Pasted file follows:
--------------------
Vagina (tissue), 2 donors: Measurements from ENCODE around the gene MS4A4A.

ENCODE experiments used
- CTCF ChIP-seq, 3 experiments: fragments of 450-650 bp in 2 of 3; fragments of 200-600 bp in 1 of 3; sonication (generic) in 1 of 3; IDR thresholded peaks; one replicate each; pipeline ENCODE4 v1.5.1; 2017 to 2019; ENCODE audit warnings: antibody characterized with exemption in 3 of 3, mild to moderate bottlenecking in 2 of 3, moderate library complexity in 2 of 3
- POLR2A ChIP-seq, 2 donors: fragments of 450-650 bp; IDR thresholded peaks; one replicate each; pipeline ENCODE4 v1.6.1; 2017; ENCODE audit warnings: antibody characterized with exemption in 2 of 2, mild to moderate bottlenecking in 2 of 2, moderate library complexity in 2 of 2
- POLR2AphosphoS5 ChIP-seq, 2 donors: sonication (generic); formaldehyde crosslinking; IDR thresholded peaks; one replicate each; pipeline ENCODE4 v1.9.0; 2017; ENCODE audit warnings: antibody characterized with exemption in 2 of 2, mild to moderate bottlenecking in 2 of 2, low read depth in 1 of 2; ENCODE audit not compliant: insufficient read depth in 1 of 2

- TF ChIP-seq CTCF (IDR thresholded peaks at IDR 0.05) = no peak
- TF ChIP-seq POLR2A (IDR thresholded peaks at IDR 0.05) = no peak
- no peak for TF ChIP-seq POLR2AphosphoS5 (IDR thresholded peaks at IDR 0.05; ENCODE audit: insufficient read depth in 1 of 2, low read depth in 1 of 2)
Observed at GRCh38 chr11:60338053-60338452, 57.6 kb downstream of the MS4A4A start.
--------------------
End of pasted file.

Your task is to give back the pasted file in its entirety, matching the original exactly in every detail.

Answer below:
Vagina (tissue), 2 donors: Measurements from ENCODE around the gene MS4A4A.

ENCODE experiments used
- CTCF ChIP-seq, 3 experiments: fragments of 450-650 bp in 2 of 3; fragments of 200-600 bp in 1 of 3; sonication (generic) in 1 of 3; IDR thresholded peaks; one replicate each; pipeline ENCODE4 v1.5.1; 2017 to 2019; ENCODE audit warnings: antibody characterized with exemption in 3 of 3, mild to moderate bottlenecking in 2 of 3, moderate library complexity in 2 of 3
- POLR2A ChIP-seq, 2 donors: fragments of 450-650 bp; IDR thresholded peaks; one replicate each; pipeline ENCODE4 v1.6.1; 2017; ENCODE audit warnings: antibody characterized with exemption in 2 of 2, mild to moderate bottlenecking in 2 of 2, moderate library complexity in 2 of 2
- POLR2AphosphoS5 ChIP-seq, 2 donors: sonication (generic); formaldehyde crosslinking; IDR thresholded peaks; one replicate each; pipeline ENCODE4 v1.9.0; 2017; ENCODE audit warnings: antibody characterized with exemption in 2 of 2, mild to moderate bottlenecking in 2 of 2, low read depth in 1 of 2; ENCODE audit not compliant: insufficient read depth in 1 of 2

- TF ChIP-seq CTCF (IDR thresholded peaks at IDR 0.05) = no peak
- TF ChIP-seq POLR2A (IDR thresholded peaks at IDR 0.05) = no peak
- no peak for TF ChIP-seq POLR2AphosphoS5 (IDR thresholded peaks at IDR 0.05; ENCODE audit: insufficient read depth in 1 of 2, low read depth in 1 of 2)
Observed at GRCh38 chr11:60338053-60338452, 57.6 kb downstream of the MS4A4A start.